Recognizing the Signs of Caregiver Overload
As your caregiving duties gradually increase, the symptoms of overload can slowly sneak up on you. In fact, you might not recognize any trouble until you reach the point where you are overwhelmed and burned out. Sometimes, caregivers can experience a health crisis of their own before they realize anything is wrong.
Caregiver burnout is defined as “a state of physical, emotional, and mental exhaustion that may be accompanied by a change in attitude—from positive and caring to negative and unconcerned.”
The common signs of caregiver overload can include:
● Feelings of sadness and despair
● Quick to anger
● Easily tearful
● Unintended change in weight
● Loss of appetite
● Change in sleep habits, (i.e., sleeping too much or too little)
● Lack of interest in your favorite activities
● Withdrawing from socializing with friends and family
● Relying on alcohol, cigarettes, or medication to cope
● Frequent colds and illnesses
● Emotional and/or physical exhaustion
4 Tips to Help Caregivers Manage Stress
If more than one or two of the signs outlined above sound familiar, it might be time to take a step back and take some time for yourself to get on a healthier track.
- Talk to a loved one: Being able to talk through your thoughts and concerns about caregiving can help relieve stress. Most caregivers live with the guilt and fear that they aren’t doing a good job managing all of their responsibilities. Sometimes, having a loved one remind you of your successes as a caregiver can help you put things in perspective.
- Commit to self-care: Caregivers are notorious for putting their own needs at the bottom of their priority list. But you will actually be a better caregiver if you commit to taking care of yourself. That means scheduling a physical, getting back on track with routine health screenings, eating a better diet, and making time for exercise. Doing so might require you to set new priorities and ask for help from others. One resource that can help you take care of your own wellbeing is respite care. This could mean a short-term stay at a senior living community or enlisting a home care agency for a few hours a week.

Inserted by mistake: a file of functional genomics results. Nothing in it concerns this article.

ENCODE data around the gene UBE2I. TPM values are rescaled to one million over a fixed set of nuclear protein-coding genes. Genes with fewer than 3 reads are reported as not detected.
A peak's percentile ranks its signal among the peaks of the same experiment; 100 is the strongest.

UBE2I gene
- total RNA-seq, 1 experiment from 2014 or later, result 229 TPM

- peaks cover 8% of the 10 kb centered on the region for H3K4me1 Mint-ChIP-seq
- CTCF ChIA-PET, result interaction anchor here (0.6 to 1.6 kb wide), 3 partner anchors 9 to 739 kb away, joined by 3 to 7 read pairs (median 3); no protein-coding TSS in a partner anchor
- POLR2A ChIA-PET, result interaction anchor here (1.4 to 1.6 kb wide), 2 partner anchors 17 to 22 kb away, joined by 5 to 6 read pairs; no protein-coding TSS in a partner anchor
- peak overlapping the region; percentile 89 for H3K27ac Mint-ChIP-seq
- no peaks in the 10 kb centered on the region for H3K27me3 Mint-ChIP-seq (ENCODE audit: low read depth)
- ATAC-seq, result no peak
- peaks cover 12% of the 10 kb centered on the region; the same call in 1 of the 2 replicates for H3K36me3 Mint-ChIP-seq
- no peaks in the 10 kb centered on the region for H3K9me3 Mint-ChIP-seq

- Meditate: The simple practice of learning how to focus the mind and breathe deeply can also help you manage stress. If you aren’t familiar with meditation, smartphone apps like Calm and Aura are good ones to help you get started.
- Join a support group: Connecting with peers who are walking a path similar to your own is another step you can take to prevent caregiver burnout. In addition to sharing hands-on strategies and tips for making your caregiving struggles easier, a support group can also help you manage the emotional issues associated with caring for a loved one. Learn more about caregiver support groups to see how you can take advantage of these invaluable resources.
The aging experts at Sunrise communities are always happy to answer your questions about caregiving. Call a counselor at (888) 434-4648 today!